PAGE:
Evolution by Natural Selection in Oldfield Mice
Department of Natural Sciences
University of Michigan—Dearborn
Department of Biology
The theory of evolution by natural selection is simple, elegant, and profound. Yet, a large number of undergraduate students including biology majors, medical students, and pre-service science teachers maintain a large set of misconceptions that interfere with a solid understanding of the process of natural selection. It is also well known that lecturing is an insufficient strategy to help students confront and correct these misconceptions. This activity uses the evolution of coat color in oldfield mice (Peromyscus polionotus) as the basis of a case study in which students investigate the role of variation, heritability, and selection in the evolution of a trait. Students examine graphs, data, and excerpts from a series of papers that have been published about this system over the last 100 years. The content is delivered as an interrupted case and encourages peer-to-peer teaching and interaction. The case is appropriate for use in non-major, introductory, or advanced biology courses.
- Summarize the logic of evolution by natural selection.
- Explain the role and source of variation, the role of heredity, genetics, survival and reproduction, and the environment in natural selection.
- Apply this logic to explain how adaptations arise in organisms.
- Correctly describe natural selection in written work and avoid language that elicits misconceptions. For example, students should be able to articulate that populations evolve, not individuals, that evolution doesn't happen in response to need, and that natural selection is not random.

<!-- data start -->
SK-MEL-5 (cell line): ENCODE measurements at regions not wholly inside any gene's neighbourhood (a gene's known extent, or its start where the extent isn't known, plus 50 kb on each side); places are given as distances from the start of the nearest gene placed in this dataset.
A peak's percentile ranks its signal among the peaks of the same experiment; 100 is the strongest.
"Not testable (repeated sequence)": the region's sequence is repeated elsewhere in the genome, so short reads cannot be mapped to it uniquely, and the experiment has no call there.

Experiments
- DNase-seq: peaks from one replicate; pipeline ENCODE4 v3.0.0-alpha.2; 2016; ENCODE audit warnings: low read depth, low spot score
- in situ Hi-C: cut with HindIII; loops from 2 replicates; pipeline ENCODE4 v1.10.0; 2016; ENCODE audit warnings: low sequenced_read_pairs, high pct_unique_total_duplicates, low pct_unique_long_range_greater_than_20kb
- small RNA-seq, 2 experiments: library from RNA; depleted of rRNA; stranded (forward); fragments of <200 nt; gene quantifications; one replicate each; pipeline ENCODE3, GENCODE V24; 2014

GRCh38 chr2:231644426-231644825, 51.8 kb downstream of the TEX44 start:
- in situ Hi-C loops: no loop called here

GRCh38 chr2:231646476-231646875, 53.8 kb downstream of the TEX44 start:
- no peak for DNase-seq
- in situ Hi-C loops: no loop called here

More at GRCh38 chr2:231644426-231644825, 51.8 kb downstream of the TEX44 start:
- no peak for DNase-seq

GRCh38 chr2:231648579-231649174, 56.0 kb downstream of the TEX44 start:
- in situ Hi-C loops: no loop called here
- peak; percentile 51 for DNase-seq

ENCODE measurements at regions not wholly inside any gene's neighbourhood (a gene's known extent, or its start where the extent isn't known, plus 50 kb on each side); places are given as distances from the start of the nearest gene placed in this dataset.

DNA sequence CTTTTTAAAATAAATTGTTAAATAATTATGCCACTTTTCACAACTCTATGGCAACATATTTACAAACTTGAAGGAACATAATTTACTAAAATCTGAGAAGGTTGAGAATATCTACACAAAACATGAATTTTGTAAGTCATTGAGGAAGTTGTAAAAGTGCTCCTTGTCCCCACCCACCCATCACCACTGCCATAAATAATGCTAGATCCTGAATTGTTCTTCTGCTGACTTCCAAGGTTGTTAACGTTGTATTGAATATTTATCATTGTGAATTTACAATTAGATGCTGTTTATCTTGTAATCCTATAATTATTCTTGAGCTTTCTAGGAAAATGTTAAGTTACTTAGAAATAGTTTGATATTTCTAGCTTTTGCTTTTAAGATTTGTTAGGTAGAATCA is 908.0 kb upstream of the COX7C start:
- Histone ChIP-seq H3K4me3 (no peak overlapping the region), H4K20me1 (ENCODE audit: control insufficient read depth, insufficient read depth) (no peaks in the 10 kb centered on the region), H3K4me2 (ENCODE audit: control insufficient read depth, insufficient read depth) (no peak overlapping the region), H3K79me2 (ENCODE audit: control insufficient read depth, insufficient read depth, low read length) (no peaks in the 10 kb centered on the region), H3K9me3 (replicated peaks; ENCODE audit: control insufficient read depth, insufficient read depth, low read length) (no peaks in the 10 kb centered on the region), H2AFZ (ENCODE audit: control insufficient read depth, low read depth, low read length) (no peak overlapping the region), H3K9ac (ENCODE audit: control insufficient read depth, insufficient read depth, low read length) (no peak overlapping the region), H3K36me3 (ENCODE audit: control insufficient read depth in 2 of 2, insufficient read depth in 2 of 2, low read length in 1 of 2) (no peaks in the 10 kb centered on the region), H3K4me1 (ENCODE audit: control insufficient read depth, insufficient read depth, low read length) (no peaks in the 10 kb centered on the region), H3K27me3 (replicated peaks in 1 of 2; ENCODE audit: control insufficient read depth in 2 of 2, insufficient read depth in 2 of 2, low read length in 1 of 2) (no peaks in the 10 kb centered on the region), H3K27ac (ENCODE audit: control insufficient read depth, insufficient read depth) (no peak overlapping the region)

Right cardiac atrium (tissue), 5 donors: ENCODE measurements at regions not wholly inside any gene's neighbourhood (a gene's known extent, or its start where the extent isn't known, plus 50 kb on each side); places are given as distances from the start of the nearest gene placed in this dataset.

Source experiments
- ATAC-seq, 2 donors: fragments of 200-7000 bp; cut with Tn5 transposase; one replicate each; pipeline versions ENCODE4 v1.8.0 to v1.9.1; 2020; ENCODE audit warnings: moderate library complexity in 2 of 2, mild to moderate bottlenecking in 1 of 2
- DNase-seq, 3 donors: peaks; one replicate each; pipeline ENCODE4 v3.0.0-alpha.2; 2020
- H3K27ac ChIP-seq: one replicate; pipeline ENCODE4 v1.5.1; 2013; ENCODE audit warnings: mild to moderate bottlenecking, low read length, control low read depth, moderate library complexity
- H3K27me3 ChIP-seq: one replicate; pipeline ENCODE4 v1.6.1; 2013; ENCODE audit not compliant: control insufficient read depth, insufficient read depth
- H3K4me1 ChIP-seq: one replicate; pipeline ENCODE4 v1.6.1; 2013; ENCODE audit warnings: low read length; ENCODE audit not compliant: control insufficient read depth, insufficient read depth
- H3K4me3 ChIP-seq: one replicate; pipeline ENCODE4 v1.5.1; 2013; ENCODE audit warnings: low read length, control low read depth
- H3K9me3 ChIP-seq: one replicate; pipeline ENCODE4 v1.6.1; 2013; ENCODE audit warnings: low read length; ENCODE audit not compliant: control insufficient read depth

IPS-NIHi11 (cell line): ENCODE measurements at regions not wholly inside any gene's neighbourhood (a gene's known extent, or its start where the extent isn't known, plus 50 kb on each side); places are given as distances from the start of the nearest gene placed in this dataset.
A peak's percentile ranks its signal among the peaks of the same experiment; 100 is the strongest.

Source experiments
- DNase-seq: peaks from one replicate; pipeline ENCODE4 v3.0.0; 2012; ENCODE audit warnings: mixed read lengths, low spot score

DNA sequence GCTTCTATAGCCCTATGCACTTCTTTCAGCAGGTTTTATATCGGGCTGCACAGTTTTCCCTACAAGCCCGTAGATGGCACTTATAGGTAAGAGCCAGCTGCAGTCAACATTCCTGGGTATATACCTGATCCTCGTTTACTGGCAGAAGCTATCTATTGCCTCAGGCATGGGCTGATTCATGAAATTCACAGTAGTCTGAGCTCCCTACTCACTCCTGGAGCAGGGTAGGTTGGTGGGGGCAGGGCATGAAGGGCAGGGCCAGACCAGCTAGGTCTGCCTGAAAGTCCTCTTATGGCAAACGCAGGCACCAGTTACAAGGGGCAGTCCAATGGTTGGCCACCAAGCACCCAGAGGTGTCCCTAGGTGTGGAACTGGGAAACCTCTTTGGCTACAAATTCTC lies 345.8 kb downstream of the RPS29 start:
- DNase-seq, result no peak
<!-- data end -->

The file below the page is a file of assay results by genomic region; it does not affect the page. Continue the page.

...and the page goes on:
- Envision, manipulate, and display data and use information to predict patterns in data.
KeywordsOldfield mice; evolution; natural selection; beach mice; Peromyscus;
Educational LevelHigh school, Undergraduate lower division, Undergraduate upper division
Type MethodsAnalysis (Issues), Interrupted
Subject HeadingsBiology (General) Ecology Environmental Science Evolutionary Biology Zoology
Case teaching notes are password-protected and access to them is limited to paid subscribed instructors. To become a paid subscriber, begin the process by registering.
Teaching notes are intended to help teachers select and adopt a case. They typically include a summary of the case, teaching objectives, information about the intended audience, details about how the case may be taught, and a list of references and resources.
Answer keys for the cases in our collection are password-protected and access to them is limited to paid subscribed instructors. To become a paid subscriber, begin the process by registering.
The following video(s) are recommended for use in association with this case study.
- The Making of the Fittest: Natural Selection and Adaptation
The rock pocket mouse is a living example of Darwin’s process of natural selection; this video explains how random changes in the genome have led to a colored coat that hides these mice from predators. Running time: 10:25 min. Produced by HHMI Biointeractive, 2011.